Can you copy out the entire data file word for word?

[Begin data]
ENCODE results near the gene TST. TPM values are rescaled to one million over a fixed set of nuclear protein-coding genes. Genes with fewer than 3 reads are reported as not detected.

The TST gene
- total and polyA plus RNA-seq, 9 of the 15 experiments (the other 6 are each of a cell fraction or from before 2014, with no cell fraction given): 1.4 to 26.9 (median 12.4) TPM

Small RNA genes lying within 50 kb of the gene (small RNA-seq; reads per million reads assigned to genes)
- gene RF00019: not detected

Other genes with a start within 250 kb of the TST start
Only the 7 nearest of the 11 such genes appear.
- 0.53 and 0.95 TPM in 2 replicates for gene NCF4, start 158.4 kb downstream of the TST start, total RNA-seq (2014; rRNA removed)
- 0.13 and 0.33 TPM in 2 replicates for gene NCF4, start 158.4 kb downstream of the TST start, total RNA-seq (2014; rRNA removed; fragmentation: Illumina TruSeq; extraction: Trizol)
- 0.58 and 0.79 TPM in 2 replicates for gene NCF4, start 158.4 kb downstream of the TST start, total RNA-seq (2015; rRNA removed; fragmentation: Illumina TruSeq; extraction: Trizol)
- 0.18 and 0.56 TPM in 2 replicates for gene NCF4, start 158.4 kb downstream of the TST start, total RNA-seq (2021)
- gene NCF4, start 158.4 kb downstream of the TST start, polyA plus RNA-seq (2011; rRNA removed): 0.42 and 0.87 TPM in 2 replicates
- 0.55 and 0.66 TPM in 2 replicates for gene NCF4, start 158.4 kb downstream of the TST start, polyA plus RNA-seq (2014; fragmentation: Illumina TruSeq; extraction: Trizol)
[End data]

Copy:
ENCODE results near the gene TST. TPM values are rescaled to one million over a fixed set of nuclear protein-coding genes. Genes with fewer than 3 reads are reported as not detected.

The TST gene
- total and polyA plus RNA-seq, 9 of the 15 experiments (the other 6 are each of a cell fraction or from before 2014, with no cell fraction given): 1.4 to 26.9 (median 12.4) TPM

Small RNA genes lying within 50 kb of the gene (small RNA-seq; reads per million reads assigned to genes)
- gene RF00019: not detected

Other genes with a start within 250 kb of the TST start
Only the 7 nearest of the 11 such genes appear.
- 0.53 and 0.95 TPM in 2 replicates for gene NCF4, start 158.4 kb downstream of the TST start, total RNA-seq (2014; rRNA removed)
- 0.13 and 0.33 TPM in 2 replicates for gene NCF4, start 158.4 kb downstream of the TST start, total RNA-seq (2014; rRNA removed; fragmentation: Illumina TruSeq; extraction: Trizol)
- 0.58 and 0.79 TPM in 2 replicates for gene NCF4, start 158.4 kb downstream of the TST start, total RNA-seq (2015; rRNA removed; fragmentation: Illumina TruSeq; extraction: Trizol)
- 0.18 and 0.56 TPM in 2 replicates for gene NCF4, start 158.4 kb downstream of the TST start, total RNA-seq (2021)
- gene NCF4, start 158.4 kb downstream of the TST start, polyA plus RNA-seq (2011; rRNA removed): 0.42 and 0.87 TPM in 2 replicates
- 0.55 and 0.66 TPM in 2 replicates for gene NCF4, start 158.4 kb downstream of the TST start, polyA plus RNA-seq (2014; fragmentation: Illumina TruSeq; extraction: Trizol)